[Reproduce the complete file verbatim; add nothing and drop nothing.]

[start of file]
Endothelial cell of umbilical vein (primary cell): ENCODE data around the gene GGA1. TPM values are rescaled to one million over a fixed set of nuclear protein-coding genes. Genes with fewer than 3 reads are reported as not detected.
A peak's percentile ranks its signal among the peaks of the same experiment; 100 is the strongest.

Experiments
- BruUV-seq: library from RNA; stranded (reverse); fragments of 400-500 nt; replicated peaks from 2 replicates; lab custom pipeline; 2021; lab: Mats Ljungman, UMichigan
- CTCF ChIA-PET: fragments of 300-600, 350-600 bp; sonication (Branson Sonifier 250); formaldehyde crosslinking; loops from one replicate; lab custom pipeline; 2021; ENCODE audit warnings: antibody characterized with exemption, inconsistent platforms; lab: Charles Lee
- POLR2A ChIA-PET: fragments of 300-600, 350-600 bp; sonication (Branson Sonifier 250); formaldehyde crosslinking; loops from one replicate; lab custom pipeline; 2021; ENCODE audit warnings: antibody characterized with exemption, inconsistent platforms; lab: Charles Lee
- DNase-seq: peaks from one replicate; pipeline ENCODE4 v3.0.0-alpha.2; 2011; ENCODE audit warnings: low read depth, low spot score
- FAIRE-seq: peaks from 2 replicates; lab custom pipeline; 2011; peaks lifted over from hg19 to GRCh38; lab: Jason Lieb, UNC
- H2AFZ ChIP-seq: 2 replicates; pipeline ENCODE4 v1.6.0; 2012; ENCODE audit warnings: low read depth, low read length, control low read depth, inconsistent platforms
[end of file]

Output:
Endothelial cell of umbilical vein (primary cell): ENCODE data around the gene GGA1. TPM values are rescaled to one million over a fixed set of nuclear protein-coding genes. Genes with fewer than 3 reads are reported as not detected.
A peak's percentile ranks its signal among the peaks of the same experiment; 100 is the strongest.

Experiments
- BruUV-seq: library from RNA; stranded (reverse); fragments of 400-500 nt; replicated peaks from 2 replicates; lab custom pipeline; 2021; lab: Mats Ljungman, UMichigan
- CTCF ChIA-PET: fragments of 300-600, 350-600 bp; sonication (Branson Sonifier 250); formaldehyde crosslinking; loops from one replicate; lab custom pipeline; 2021; ENCODE audit warnings: antibody characterized with exemption, inconsistent platforms; lab: Charles Lee
- POLR2A ChIA-PET: fragments of 300-600, 350-600 bp; sonication (Branson Sonifier 250); formaldehyde crosslinking; loops from one replicate; lab custom pipeline; 2021; ENCODE audit warnings: antibody characterized with exemption, inconsistent platforms; lab: Charles Lee
- DNase-seq: peaks from one replicate; pipeline ENCODE4 v3.0.0-alpha.2; 2011; ENCODE audit warnings: low read depth, low spot score
- FAIRE-seq: peaks from 2 replicates; lab custom pipeline; 2011; peaks lifted over from hg19 to GRCh38; lab: Jason Lieb, UNC
- H2AFZ ChIP-seq: 2 replicates; pipeline ENCODE4 v1.6.0; 2012; ENCODE audit warnings: low read depth, low read length, control low read depth, inconsistent platforms